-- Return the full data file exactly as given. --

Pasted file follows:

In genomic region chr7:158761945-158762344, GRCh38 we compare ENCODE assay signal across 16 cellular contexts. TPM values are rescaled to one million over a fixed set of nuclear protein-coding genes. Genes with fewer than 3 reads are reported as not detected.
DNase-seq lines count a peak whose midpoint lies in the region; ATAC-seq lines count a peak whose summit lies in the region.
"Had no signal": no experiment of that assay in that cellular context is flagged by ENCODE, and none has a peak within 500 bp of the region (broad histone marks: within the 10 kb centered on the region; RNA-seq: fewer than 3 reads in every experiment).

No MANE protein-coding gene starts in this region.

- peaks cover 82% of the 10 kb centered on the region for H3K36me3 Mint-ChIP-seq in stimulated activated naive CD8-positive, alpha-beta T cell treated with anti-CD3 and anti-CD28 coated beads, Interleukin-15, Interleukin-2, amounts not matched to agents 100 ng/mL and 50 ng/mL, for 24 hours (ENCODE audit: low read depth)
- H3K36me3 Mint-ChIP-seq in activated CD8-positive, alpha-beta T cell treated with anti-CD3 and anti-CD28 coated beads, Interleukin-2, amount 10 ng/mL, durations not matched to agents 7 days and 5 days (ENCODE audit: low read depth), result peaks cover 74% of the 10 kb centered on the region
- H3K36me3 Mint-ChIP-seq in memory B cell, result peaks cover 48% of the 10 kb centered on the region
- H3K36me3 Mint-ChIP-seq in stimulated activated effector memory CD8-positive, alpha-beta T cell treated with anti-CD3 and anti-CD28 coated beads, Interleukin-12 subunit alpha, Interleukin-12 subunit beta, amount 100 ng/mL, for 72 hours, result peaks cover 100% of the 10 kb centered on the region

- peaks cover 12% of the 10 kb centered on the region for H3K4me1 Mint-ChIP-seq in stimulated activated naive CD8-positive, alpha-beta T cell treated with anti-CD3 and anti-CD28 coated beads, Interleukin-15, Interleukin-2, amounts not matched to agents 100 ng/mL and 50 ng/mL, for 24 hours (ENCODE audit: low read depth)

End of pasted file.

In genomic region chr7:158761945-158762344, GRCh38 we compare ENCODE assay signal across 16 cellular contexts. TPM values are rescaled to one million over a fixed set of nuclear protein-coding genes. Genes with fewer than 3 reads are reported as not detected.
DNase-seq lines count a peak whose midpoint lies in the region; ATAC-seq lines count a peak whose summit lies in the region.
"Had no signal": no experiment of that assay in that cellular context is flagged by ENCODE, and none has a peak within 500 bp of the region (broad histone marks: within the 10 kb centered on the region; RNA-seq: fewer than 3 reads in every experiment).

No MANE protein-coding gene starts in this region.

- peaks cover 82% of the 10 kb centered on the region for H3K36me3 Mint-ChIP-seq in stimulated activated naive CD8-positive, alpha-beta T cell treated with anti-CD3 and anti-CD28 coated beads, Interleukin-15, Interleukin-2, amounts not matched to agents 100 ng/mL and 50 ng/mL, for 24 hours (ENCODE audit: low read depth)
- H3K36me3 Mint-ChIP-seq in activated CD8-positive, alpha-beta T cell treated with anti-CD3 and anti-CD28 coated beads, Interleukin-2, amount 10 ng/mL, durations not matched to agents 7 days and 5 days (ENCODE audit: low read depth), result peaks cover 74% of the 10 kb centered on the region
- H3K36me3 Mint-ChIP-seq in memory B cell, result peaks cover 48% of the 10 kb centered on the region
- H3K36me3 Mint-ChIP-seq in stimulated activated effector memory CD8-positive, alpha-beta T cell treated with anti-CD3 and anti-CD28 coated beads, Interleukin-12 subunit alpha, Interleukin-12 subunit beta, amount 100 ng/mL, for 72 hours, result peaks cover 100% of the 10 kb centered on the region

- peaks cover 12% of the 10 kb centered on the region for H3K4me1 Mint-ChIP-seq in stimulated activated naive CD8-positive, alpha-beta T cell treated with anti-CD3 and anti-CD28 coated beads, Interleukin-15, Interleukin-2, amounts not matched to agents 100 ng/mL and 50 ng/mL, for 24 hours (ENCODE audit: low read depth)